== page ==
Monday, August 22, 2016

Liturgical Audit Part 1

How often do you take time to reflect on your habits? This morning twenty Grade 8 Bible students and I took a look at some of our regular activities. Students brainstormed the many ways they spend their time from homework to baseball, sleeping to Netflix. We wanted to analyze how these activities shape and affect our lives.

Since having a clean, organized space can (at times) become more important than people for me, we started by looking at my practice of cleaning the house. We wrote down what I actually do when I clean my house such as mop floors, organize papers, put things away, and scrub toilets. Next we looked at what cleaning my house does to me. I shared that cleaning my house clears my mind and declutters my soul. (True story!) We laughed about how the smell of a house can bring peace and calm and joy (or not!). But we also considered how having a clean house can bring out my inner critic: Why can't I keep my house clean? I am too busy and this is too much work. How many times do I have to ask so and so to pick this up or clean that up? I wish I could afford a house cleaner like.... and on the negative messages spiral. And sometimes with those inner thoughts come sharp words or a harsh response to the very people God has gifted to me. We noticed that even as I engage in the regular practice of cleaning my house, cleaning my house does something to me--some of it life-giving, and some of it not so Christ-like.

Next, the students made small groups around a common activity. Each group created a white board with two columns. The left column listed the what, how, and when of the activity. The right column listed what that particular activity does to the students even as they are in the activity.  Students gathered together in five groups around the habits of sleep, watching sports, listening to music, watching Netflix, and doing homework. When the groups finished, we posted the whiteboards and looked for themes and observations. The students insightfully commented:

  • "What we do with our time affects us."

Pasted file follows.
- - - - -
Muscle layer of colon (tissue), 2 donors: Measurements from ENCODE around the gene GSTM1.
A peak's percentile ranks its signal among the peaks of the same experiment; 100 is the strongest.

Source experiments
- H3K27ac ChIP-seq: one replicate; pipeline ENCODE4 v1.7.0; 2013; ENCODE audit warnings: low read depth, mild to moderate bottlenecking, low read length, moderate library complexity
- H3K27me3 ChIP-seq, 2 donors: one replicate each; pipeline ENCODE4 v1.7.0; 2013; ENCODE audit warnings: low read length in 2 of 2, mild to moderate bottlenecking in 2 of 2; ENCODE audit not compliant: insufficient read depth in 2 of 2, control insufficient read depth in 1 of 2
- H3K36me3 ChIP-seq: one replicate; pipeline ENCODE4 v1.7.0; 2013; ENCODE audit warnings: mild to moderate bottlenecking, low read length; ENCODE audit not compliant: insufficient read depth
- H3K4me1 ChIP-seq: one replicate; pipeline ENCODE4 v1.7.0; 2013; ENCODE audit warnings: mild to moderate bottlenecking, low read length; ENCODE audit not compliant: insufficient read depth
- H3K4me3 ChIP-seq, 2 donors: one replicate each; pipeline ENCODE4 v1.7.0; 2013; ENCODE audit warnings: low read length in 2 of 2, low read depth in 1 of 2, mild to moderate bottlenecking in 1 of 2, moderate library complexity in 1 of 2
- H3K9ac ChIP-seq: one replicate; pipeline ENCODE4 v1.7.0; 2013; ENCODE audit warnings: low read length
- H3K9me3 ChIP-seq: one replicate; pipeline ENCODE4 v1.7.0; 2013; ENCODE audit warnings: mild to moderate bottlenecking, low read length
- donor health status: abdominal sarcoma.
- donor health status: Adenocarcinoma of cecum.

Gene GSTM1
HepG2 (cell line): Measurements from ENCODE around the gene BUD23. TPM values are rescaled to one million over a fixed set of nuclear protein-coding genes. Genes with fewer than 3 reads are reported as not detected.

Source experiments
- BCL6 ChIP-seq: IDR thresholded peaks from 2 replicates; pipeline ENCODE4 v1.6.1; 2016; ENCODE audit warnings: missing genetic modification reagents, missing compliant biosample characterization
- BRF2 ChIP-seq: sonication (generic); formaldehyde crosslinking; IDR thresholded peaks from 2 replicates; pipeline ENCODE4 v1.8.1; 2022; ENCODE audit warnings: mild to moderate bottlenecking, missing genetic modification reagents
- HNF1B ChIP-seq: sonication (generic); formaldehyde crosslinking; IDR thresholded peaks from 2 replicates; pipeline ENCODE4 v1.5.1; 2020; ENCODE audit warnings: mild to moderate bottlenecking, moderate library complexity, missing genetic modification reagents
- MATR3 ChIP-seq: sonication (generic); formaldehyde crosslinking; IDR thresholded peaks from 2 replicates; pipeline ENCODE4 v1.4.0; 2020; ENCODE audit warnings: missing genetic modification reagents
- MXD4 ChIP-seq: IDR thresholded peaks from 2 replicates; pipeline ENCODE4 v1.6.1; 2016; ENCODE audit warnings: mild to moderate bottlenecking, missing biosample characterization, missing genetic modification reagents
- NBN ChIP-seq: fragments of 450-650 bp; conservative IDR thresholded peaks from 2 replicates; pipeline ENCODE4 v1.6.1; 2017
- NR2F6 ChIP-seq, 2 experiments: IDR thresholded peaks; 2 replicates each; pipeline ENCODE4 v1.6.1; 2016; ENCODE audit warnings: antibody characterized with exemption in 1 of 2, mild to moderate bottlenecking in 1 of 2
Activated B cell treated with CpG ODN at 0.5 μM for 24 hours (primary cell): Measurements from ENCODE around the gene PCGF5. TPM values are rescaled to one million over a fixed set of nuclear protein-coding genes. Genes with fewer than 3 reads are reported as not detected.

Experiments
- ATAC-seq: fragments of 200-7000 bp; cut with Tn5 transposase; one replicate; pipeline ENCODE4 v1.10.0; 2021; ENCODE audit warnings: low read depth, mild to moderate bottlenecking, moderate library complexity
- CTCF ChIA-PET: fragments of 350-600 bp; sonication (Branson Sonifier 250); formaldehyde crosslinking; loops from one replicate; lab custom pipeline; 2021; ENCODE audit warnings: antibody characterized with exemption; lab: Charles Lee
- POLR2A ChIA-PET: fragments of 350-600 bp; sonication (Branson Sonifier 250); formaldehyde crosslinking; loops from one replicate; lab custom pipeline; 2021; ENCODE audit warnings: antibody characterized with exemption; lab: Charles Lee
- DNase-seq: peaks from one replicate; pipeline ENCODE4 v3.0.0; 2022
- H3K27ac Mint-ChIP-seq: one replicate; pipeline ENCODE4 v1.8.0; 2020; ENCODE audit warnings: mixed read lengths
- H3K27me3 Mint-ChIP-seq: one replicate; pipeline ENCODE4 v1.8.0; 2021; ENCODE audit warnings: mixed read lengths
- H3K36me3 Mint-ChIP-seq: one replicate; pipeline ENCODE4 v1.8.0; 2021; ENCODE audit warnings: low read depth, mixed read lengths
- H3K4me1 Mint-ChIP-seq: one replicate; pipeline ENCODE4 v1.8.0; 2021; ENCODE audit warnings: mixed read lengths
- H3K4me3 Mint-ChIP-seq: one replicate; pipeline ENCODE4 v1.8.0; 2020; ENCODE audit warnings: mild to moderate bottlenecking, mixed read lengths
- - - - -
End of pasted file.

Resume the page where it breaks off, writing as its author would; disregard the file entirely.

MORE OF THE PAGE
• "There is a connection between doing and feeling--emotions are involved in what we do"
  • "We tend to choose things in our free time that calm us in some way."
  • "How we spend our time can connect us."
  • "When we talk together about how we spend our time, we discover ways that we are different."
Wow--13-year olds were making sense of some profound truths. We realized together, as we looked through the lens of this year's theme, SPEAK LIFE, that every interaction with another is an opportunity to draw us closer together or push us farther apart. How we respond to another when we find connection or discover our uniqueness matters. Will we let our differences make our life fuller, or will we respond to differences with criticism, selfishness, and superiority?

As we closed the lesson, I gave a brief introduction to Jamie Smith's CSI Worldview Summit message from his book, You Are What You Love. It sounded something like this: "As human beings, we were created with a desire toward something." (Imagine the huge hand motions at this point, making a straight arrow to the imaginary target in the back of the room.) "As Christians, and as a Christian school, we want our desires to focus toward God and relationship with God. We have regular opportunity to choose habits and activities that move us in that direction. For example, this year we will read the Bible together. Even as we choose to read God's Word, God's Word will do something to us. Another choice we have is whether or not to join a church or place to worship God. When I regularly choose to go to church or youth group--even when I don't feel like it, even when I stayed up too late and am tired--it does something to me, even as I am the one choosing to go.